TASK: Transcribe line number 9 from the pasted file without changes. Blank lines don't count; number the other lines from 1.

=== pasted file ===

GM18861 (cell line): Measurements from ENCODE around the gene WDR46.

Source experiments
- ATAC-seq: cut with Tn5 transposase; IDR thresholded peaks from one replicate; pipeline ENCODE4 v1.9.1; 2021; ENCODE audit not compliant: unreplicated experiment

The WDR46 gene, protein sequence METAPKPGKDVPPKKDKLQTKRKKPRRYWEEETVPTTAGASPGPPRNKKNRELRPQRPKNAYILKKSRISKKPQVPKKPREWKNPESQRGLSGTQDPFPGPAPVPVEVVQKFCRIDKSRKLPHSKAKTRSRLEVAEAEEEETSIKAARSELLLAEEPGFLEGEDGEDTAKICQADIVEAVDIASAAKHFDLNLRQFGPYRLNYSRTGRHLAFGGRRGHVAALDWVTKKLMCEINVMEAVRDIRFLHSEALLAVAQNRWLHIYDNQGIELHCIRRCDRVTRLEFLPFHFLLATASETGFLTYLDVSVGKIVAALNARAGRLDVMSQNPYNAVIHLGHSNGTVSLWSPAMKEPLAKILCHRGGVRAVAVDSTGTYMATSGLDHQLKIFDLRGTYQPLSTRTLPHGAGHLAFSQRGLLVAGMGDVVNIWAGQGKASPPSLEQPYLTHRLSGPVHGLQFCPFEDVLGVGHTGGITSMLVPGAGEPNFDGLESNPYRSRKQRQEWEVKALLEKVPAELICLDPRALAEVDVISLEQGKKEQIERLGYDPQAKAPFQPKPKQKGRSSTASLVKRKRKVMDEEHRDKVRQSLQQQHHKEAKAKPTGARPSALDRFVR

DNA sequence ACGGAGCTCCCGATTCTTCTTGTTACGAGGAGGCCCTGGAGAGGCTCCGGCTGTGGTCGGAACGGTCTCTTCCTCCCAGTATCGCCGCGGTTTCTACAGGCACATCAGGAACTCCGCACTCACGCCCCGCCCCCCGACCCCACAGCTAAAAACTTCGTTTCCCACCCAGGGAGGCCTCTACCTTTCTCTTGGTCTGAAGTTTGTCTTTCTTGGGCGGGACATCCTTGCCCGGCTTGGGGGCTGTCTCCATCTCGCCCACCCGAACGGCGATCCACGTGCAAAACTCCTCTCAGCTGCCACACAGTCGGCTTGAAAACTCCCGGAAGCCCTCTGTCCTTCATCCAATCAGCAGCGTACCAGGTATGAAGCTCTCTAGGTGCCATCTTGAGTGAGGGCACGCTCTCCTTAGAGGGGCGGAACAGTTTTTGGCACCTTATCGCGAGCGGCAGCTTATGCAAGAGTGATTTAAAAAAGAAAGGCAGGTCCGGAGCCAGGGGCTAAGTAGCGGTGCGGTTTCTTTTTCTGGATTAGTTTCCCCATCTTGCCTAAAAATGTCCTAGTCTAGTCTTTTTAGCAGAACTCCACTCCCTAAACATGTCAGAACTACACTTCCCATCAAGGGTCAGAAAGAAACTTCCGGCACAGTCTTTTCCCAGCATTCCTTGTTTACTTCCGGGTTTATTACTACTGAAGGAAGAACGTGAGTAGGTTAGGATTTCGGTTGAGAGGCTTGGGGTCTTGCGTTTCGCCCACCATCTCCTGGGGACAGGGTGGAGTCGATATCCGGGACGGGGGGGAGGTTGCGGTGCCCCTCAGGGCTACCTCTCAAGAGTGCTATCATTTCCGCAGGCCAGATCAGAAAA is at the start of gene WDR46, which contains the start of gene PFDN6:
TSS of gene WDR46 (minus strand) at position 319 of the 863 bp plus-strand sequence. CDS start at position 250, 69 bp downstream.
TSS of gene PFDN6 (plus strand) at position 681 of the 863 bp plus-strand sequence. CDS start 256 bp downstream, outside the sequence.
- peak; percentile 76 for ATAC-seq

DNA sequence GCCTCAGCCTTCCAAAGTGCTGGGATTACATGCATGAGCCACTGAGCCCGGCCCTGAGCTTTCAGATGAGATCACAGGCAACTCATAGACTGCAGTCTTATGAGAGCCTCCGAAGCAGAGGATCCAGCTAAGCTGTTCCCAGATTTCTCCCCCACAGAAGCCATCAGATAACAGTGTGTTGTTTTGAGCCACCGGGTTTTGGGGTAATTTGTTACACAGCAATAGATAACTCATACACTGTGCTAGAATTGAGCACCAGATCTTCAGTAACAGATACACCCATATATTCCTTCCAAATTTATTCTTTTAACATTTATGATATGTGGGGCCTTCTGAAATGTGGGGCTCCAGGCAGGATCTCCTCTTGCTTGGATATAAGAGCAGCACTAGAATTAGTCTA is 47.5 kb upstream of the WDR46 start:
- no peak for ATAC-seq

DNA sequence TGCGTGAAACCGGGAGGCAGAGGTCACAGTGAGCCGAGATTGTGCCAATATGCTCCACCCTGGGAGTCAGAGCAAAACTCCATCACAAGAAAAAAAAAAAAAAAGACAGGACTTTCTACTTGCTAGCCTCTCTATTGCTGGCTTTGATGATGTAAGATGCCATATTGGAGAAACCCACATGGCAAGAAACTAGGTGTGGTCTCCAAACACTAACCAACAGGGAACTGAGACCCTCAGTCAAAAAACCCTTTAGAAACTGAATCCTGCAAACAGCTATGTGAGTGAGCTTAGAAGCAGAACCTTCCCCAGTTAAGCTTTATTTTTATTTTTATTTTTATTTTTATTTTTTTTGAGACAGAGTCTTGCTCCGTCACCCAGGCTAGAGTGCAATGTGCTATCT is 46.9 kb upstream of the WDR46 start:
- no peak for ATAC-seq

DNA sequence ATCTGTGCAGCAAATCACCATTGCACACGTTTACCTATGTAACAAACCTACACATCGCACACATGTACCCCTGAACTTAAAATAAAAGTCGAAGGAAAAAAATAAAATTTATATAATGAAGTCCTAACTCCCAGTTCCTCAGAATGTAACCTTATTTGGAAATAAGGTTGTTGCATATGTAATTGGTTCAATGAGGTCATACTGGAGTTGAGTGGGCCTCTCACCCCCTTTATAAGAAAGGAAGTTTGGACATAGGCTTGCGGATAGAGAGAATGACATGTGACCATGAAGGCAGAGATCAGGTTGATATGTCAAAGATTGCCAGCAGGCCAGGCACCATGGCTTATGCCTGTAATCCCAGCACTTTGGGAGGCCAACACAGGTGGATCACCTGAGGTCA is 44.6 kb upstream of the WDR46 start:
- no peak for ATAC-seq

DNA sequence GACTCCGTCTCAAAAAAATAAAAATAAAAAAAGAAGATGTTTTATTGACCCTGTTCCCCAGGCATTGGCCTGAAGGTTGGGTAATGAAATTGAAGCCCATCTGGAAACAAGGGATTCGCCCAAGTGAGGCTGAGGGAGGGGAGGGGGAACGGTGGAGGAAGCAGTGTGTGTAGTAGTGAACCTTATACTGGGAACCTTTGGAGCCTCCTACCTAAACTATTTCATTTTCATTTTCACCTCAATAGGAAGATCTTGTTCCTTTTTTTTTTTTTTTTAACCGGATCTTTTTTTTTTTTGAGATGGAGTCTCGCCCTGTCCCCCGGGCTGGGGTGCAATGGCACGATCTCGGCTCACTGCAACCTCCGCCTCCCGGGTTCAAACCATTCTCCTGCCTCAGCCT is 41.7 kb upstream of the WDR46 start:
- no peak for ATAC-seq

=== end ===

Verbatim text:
DNA sequence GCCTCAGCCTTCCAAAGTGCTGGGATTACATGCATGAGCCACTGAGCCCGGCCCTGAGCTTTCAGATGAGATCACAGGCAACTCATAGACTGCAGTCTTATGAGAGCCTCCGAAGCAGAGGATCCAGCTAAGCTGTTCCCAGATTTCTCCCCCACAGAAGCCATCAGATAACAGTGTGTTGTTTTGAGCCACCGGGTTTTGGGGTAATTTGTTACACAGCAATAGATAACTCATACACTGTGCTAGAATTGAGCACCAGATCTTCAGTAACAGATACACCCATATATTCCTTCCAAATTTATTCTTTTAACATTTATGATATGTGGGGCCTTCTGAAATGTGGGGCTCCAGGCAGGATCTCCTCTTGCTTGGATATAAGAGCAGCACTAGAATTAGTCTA is 47.5 kb upstream of the WDR46 start: